At the caucus in my town in February, I spoke passionately of my support for Obama. I got some real applause, too, and was selected to be a delegate to the state convention. Life intervened and I was unable to go, but an alternate went in my stead. My feelings have not changed, though.

I am 42 years old. The first president I have any memory of is Richard Nixon. That should tell you a lot about how I view politics right there. He was crooked and a bully and corrupt and got his lousy ass thrown out. OK, so he resigned before it could happen, but that's what the cards were showing.

Then we had Ford. I'm not sure why, but we did. The only thing he did that was memorable to me was pardon Nixon and piss off a whole bunch of people. There was no healing of the nation going on there, it was political cronyism and it stunk as bad as the whole Watergate thing.

Then we had Carter. He was smart, really smart. Brilliantly smart. Nuclear physicist smart. But dumb as hell when it came to politics. He was ethical and naive and it bit him in the ass. He came in looking overwhelmed and a little confused and left looking like he'd been dragged behind his farm tractor over 40 acres of rough ground.

Then we had Reagan. What a prick. He was a racist, bigoted, fuck. AIDS was killing my brothers and sisters and he didn't give a damn. Fags didn't vote for him, let 'em die. For eight years, he gutted the New Deal policies and institutions that made America the place that the world admired. He trod mercilessly on the old and the very young, the weak, the uneducated and the vulnerable. He was the most highly-polished bully US politics had seen in 100 years. What a fuck. Alzheimer's was too kind for him. I'm not done hating him. Dig him up, I'll kick him again. I hold him personally responsible for the deaths of THOUSANDS of my friends from HIV/AIDS. Bastard.

Then we had George the First. He tried the kinder, gentler thing, but still supported policies to help the rich and piss on the poor.

And then I pinned my hopes on a candidate named Clinton. For the first time, the glbt crowd was courted as a voting block. We were invited to the party, and not just to be the caterers and designers. We were welcomed, and it was heady stuff. We organized rallies, got out the vote and donated scads of cash. And we got screwed. Without so much as a peck on the cheek and some lube. We got bent over. We got Don't Ask, Don't Tell, we got the Defense Of Marriage Act, and we got shown the door. Thanks a bunch, asshole.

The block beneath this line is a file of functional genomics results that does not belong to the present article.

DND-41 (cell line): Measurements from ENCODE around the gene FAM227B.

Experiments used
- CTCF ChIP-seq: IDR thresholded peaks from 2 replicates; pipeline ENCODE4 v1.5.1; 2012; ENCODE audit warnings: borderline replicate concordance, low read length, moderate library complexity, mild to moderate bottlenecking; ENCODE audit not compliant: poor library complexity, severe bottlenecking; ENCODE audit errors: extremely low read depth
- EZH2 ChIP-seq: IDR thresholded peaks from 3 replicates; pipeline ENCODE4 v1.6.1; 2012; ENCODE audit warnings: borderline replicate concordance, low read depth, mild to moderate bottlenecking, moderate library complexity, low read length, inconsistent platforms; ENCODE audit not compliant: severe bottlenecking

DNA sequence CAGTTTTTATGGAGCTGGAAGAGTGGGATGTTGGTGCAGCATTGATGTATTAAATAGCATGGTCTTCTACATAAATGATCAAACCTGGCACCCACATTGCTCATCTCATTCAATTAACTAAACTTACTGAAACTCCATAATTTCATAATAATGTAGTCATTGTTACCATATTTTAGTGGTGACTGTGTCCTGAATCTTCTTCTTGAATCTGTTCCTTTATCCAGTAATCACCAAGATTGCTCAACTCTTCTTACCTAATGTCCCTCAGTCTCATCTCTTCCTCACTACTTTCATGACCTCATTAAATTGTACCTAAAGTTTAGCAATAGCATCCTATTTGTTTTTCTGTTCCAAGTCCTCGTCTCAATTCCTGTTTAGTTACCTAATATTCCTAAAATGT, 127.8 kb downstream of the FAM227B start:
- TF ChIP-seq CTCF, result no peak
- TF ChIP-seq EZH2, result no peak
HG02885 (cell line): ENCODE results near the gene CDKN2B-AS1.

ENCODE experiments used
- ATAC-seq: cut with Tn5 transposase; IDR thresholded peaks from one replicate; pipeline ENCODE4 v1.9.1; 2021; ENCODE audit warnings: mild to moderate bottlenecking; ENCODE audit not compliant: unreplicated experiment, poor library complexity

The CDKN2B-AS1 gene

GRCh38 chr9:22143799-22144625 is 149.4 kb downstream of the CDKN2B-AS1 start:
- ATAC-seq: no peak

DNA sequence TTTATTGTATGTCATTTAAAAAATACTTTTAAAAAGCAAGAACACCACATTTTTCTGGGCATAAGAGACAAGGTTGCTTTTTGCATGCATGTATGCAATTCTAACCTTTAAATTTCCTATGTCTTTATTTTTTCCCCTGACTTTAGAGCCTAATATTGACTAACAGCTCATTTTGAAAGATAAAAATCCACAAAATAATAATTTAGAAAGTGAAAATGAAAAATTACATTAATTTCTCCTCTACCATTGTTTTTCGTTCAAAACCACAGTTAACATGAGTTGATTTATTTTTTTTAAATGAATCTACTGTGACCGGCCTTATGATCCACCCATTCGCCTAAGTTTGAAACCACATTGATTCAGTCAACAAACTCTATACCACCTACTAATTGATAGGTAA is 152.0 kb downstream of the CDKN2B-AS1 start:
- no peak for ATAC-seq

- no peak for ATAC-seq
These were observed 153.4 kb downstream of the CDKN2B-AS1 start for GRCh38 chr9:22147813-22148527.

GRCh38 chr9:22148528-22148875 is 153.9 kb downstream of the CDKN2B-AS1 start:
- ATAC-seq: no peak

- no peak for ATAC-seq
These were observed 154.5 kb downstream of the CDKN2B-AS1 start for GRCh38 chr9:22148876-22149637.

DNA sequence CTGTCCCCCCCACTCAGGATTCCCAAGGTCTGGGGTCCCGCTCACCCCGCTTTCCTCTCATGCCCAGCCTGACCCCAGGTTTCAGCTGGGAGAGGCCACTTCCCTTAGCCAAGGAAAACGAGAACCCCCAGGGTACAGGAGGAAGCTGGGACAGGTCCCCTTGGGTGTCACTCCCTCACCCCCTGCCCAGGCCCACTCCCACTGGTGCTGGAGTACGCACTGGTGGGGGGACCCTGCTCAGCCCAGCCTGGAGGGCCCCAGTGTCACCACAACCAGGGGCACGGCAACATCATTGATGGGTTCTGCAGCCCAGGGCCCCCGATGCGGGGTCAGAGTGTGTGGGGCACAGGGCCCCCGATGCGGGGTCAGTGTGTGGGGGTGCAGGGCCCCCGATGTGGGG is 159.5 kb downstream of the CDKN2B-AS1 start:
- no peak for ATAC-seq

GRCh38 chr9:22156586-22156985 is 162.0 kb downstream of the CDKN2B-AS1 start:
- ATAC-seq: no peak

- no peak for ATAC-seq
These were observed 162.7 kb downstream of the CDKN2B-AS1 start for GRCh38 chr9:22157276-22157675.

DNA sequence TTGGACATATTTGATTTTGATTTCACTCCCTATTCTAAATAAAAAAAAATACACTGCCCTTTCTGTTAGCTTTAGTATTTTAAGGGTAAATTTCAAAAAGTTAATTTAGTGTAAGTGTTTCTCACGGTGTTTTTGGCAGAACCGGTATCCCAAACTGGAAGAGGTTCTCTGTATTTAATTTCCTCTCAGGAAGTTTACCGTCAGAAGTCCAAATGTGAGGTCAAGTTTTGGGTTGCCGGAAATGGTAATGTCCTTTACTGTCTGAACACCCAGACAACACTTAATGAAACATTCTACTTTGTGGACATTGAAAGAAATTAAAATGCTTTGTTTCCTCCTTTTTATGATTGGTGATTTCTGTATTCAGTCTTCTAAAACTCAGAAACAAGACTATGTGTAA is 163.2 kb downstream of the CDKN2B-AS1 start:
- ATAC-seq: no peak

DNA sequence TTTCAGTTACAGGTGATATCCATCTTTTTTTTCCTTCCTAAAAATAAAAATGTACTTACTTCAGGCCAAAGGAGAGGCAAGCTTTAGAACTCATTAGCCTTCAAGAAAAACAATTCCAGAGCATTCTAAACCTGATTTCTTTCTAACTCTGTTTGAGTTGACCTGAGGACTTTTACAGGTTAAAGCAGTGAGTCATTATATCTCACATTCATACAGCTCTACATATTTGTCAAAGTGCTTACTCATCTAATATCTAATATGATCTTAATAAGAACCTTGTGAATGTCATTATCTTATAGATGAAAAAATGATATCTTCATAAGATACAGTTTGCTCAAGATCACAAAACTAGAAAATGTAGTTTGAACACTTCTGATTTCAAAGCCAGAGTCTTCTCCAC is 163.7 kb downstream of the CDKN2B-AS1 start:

After eight years of heartbreak, we went right back to the Bush Dynasty with Mad King George. W has been a nightmare that I don't have to describe here. We know what it's been like. The wealthiest one percent of Americans holds more wealth than the other 99 percent COMBINED. Great swaths of the population (including me) have no health insurance. Americans are working two or three jobs just to make the bills each month. Thousands of homes are being foreclosed on every month, and don't even get me started on the war.

So here we are at a crossroads. We were faced with a choice between Senator Hillary Clinton of New York and Senator Barack Obama of Illinois. Hillary spent a good deal of time running on her husband's experience. That puts a bad taste in my mouth already. And she voted for the war. She's out. Over and done. It will be a very long time before I put my trust in another candidate named Clinton. I've been burned by that stove already. Add to the fact that there is nothing in this country that would unify the Republican party quite like HRC for president, and it's a migraine to consider.

So I look at Obama. He's not perfect. He doesn't support SSM, but Michelle does, I think. But he was opposed to the war from the start. He was a community organizer. He understands the struggles of people who this year will have to choose between groceries and fuel oil. He understands that the key to progress is coalition-building, not beating your opponent into submission. That only creates a resentful foe ready to spring at the first sign of weakness. It is far better to have your adversaries involved in the process so that they have some ownership than to leave them out. Lack of ownership often gives permission to snipe or destroy a thing. If a person has worked on a project, he is less likely to firebomb it in the night.